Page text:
What is a Life Insurance Beneficiary
September 9, 2016
If you’re at loggerheads with your family, naming a life insurance beneficiary isn’t going to be easy. A life insurance beneficiary is the one who will benefit from a financial payout after you die.
It’s a good idea to name a primary and contingent beneficiary. The leading beneficiary gets everything from your death benefit, but if the main beneficiary passes away first, then the secondary or contingent one receives the payout. You can also choose a number of beneficiaries and not just one.
How to Nominate a Beneficiary
There are a couple of ways to designate these chosen people:
- In your will.
- When you take out a life insurance policy, you can name the people who will benefit from it.
Many times little consideration is given with naming the beneficiaries. When naming one you’ve got to think of their age and their ability to manage assets.
If it’s a child who is to benefit, perhaps a trust would be better. That’s because life insurance companies don’t pay the proceeds directly to minors. The court will appoint a guardian to handle the proceeds until the child is either 18 or 21, depending on where they live. You’ve got to think carefully because this can
lead to complicated tax consequences.
One would believe that with married people, the spouse would be the logical choice. The truth is a life insurance policy is like any other contract, and the insurance company has to honour the terms. The insurer isn’t going to pay out to the most logical person but rather to the primary beneficiary named in the contract. It could be anyone, even a secret lover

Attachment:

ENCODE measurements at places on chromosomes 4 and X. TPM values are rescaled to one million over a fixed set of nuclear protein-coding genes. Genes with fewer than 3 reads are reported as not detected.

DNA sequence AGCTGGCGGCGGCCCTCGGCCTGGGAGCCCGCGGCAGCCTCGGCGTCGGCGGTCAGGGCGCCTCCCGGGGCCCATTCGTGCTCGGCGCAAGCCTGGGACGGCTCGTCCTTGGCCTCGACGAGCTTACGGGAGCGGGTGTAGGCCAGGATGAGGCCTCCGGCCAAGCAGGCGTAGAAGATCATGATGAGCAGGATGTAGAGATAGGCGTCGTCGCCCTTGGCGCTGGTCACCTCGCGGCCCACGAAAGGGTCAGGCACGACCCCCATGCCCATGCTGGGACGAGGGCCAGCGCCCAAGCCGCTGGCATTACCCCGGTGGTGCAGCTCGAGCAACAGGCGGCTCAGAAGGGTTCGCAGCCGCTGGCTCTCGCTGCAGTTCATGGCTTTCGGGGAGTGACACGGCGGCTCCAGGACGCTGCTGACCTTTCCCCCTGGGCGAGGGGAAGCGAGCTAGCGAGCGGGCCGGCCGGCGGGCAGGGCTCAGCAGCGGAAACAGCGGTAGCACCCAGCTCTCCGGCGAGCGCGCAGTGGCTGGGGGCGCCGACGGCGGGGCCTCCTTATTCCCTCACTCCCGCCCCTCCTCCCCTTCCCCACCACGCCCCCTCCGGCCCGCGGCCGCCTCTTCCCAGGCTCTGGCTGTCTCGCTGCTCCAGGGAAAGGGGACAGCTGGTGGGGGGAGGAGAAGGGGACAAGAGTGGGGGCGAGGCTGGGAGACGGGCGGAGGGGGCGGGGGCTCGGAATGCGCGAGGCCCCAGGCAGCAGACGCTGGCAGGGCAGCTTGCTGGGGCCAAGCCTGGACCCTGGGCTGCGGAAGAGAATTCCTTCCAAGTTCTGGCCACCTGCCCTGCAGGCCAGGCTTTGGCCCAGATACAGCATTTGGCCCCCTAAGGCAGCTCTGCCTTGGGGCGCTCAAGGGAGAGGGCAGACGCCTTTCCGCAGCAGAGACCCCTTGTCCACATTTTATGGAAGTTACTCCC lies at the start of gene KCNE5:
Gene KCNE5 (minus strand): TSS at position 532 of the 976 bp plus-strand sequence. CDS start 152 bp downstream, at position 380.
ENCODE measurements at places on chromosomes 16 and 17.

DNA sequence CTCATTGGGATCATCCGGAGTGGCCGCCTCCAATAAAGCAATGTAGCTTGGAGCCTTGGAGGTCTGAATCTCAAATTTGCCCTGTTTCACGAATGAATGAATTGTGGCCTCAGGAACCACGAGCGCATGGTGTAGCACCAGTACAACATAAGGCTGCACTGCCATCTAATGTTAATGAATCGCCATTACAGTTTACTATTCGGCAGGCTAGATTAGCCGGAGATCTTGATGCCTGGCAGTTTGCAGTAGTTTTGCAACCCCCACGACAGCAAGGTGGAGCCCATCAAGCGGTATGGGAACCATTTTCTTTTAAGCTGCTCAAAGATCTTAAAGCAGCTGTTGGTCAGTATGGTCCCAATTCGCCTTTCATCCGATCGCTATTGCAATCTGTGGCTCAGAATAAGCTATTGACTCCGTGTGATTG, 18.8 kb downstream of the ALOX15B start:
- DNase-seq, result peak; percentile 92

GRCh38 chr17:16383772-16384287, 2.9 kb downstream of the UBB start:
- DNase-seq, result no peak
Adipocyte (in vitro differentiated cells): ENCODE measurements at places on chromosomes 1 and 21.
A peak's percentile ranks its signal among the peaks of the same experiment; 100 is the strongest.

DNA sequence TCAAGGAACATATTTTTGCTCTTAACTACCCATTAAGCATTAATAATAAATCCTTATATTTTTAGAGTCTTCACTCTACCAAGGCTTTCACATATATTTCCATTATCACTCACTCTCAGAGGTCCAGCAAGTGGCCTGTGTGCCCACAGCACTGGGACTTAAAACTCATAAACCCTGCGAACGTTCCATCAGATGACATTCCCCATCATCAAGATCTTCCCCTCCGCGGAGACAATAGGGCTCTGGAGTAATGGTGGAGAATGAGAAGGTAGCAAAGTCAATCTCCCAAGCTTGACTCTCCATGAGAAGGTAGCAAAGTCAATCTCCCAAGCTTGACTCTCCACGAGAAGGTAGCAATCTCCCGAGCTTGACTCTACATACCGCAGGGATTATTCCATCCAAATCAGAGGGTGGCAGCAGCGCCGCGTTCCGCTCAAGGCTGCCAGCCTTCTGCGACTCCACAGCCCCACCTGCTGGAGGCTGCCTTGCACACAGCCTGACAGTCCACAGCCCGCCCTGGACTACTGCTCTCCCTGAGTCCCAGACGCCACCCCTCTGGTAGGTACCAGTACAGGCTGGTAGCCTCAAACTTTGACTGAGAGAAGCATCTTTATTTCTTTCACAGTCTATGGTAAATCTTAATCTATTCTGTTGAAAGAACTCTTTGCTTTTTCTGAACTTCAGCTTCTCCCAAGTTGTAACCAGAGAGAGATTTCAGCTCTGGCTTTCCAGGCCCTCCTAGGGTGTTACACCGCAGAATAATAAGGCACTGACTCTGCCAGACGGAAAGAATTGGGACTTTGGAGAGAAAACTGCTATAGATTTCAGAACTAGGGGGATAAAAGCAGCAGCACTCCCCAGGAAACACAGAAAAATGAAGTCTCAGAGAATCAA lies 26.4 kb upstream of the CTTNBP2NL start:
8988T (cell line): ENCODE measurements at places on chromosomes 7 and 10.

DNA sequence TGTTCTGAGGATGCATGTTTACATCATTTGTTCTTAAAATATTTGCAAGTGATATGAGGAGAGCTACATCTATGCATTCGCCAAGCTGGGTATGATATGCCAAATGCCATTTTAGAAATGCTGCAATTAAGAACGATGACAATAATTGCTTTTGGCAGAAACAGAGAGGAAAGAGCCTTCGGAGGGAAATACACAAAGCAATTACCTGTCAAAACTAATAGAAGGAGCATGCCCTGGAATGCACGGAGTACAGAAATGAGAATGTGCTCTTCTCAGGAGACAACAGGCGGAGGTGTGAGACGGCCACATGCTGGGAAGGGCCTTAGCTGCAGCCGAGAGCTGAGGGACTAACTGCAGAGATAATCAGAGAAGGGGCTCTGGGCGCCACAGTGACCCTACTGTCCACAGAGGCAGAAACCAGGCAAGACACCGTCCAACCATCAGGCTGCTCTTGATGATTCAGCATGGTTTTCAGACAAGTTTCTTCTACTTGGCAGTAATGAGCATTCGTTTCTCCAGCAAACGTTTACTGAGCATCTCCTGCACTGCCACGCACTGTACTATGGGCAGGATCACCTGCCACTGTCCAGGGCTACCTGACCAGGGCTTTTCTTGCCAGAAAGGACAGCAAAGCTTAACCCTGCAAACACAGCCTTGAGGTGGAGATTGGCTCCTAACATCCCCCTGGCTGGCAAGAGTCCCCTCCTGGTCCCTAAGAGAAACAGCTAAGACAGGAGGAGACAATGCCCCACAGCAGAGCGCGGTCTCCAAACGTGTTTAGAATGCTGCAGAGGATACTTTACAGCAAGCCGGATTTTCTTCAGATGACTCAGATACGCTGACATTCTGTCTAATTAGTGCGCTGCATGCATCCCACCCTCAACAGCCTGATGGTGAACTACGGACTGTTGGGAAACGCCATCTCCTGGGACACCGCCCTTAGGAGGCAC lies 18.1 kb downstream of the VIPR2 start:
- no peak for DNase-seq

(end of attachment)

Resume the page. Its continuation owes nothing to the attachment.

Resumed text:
Choose Your Beneficiaries Carefully
If you do name your spouse as your beneficiary, they can designate whoever they like as the new beneficiary, which may well be someone you never wanted. Accounts you jointly hold with your spouse becomes their sole property when you die.
Be careful about naming your estate as your beneficiary. That’s because the executor must pay out and tax the entire balance within five years. Your heirs may well have to wait a long time to receive the funds and may also need to pay estate taxes on the amount.
Update Your Beneficiaries
Review your beneficiary designations every other year. Certainly do this when your remarry, get divorced or have more children. Check too that a particular charity you once designated does in fact still exist.
If you don’t choose a beneficiary, the funds will go directly into your estate, or it could land up regrettably into the hands of someone you never considered. You need sound advice if you want to make the best decisions for your individual circumstances.
Let Someone Else find the Right Insurer for You
Not sure where to go for advice and further information? Do you understand your country’s legal requirements regarding beneficiaries? Did you know that in some states in the USA, your spouse must be your beneficiary? If you have objections to this, you must sign a waiver that allows you to name a different beneficiary.
Trusted Choice isn’t an insurance company, but they can help you find the best solutions to every investment query you have. They link you to some 140,000+ independent insurance agents.
A brokerage can save you loads of time and money because they do all the comparing and shopping around for you. They then connect you to the right agent. Your agent will handle it for you, then help you decide which option is best. And you get the one that understands your insurance needs and budget.
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All info was correct at time of publishing